A Healthier Wisconsin

Early Detection of Mild Cognitive Impairment

Identifying individuals at risk for Alzheimer's disease and improving our understanding of effective treatment strategies in Wisconsin

Full Project Name:Early Detection of Mild Cognitive ImpairmentPrincipal Investigator:Kevin M Koch, PhD, RadiologyAward Amount:800,000
Award Date
Project Duration:60 months

Project Description Narrative:

Alzheimer's disease is a progressive, age-related neurodegenerative disease that affects an estimated 5.3 million people in the U.S., including approximately 110,000 individuals in Wisconsin. Deaths attributed to Alzehimer's disease have increased significantly, making it the sixth leading cause of death. However, among the top 10 causes of death in America, Alzheimer's disease is unique in that there is no way to prevent, cure, or even slow its progression. Mild cognitive impairment (MCI) is a clinical term used to describe the cognitive state that is between normal aging and dementia. Researchers have a particular interest in MCI because they believe that it is a transitional state to Alzheimer's disease, and that detecting it may help identify individuals at risk for progression to Alzheimer's disease as well as define a window for initiating effective treatment strategies.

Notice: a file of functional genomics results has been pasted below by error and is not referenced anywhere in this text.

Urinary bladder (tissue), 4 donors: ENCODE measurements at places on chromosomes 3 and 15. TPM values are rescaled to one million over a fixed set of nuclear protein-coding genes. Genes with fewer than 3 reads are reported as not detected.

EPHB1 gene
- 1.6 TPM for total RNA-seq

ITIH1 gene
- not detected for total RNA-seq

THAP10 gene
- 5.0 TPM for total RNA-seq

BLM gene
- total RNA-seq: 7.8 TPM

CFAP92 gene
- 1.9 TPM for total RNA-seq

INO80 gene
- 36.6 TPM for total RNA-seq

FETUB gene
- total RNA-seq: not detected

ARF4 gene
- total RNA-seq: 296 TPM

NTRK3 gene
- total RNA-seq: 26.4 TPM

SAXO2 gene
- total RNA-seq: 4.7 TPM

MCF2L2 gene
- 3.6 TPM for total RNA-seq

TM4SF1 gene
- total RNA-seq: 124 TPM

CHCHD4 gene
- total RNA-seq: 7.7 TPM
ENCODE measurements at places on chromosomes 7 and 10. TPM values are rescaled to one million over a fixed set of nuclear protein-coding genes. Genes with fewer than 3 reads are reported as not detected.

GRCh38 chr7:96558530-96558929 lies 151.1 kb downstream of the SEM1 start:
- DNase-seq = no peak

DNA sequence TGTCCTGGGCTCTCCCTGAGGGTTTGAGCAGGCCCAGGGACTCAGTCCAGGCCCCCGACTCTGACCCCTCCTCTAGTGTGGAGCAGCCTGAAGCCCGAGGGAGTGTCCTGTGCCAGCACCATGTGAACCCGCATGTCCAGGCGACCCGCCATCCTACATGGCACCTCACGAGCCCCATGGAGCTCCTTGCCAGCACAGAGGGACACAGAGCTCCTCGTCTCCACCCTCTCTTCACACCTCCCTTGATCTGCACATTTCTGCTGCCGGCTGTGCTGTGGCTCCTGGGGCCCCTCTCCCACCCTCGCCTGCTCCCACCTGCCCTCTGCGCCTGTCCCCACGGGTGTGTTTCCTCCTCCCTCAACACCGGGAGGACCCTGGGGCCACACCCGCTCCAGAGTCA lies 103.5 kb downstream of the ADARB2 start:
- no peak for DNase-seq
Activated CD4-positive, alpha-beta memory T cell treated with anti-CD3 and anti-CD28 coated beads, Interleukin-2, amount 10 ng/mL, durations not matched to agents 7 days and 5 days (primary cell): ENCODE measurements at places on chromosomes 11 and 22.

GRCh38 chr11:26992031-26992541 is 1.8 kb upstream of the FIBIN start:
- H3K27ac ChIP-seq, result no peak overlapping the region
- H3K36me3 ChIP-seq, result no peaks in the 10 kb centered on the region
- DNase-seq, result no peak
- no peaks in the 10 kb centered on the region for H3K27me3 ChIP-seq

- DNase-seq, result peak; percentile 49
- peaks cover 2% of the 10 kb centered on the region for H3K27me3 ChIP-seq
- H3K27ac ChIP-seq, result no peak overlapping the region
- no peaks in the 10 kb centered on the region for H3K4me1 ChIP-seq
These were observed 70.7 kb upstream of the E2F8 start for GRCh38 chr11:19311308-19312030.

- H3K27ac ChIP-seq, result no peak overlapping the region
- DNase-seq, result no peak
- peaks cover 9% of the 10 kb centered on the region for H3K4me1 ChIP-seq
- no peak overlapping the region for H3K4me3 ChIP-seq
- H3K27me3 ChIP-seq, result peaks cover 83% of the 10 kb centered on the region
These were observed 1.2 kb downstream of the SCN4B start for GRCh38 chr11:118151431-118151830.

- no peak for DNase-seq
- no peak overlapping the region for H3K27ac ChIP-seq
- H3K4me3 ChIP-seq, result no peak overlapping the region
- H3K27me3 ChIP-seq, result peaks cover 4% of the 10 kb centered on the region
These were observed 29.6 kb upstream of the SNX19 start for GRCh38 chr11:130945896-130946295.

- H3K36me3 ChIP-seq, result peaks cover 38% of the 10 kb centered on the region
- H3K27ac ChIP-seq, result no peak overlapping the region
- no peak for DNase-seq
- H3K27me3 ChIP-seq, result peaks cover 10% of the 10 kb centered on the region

Through this award, the project investigators seek to develop a neuroimaging biomarker for early detection of individuals who are at risk of progression from a cognitive normal state to MCI.

Outcomes & Lessons Learned:

• Recruited new faculty member to lead project, modifying project aims to focus on quantitative susceptibility mapping and its application to cognitive impairment

• Developed method of greatly improved quantitative susceptibility mapping MRI and successfully applied method to patients suffering from sports concussions and brain cancer

• Filed patent on the method of Volume-Parcellated Quantitative Susceptibility Mapping developed in the context of this project

• Documented substantial progress on technical aspects of the research, however shifted translational components of project to better support skillset and background of faculty, therefore elected to end project early following technical progress

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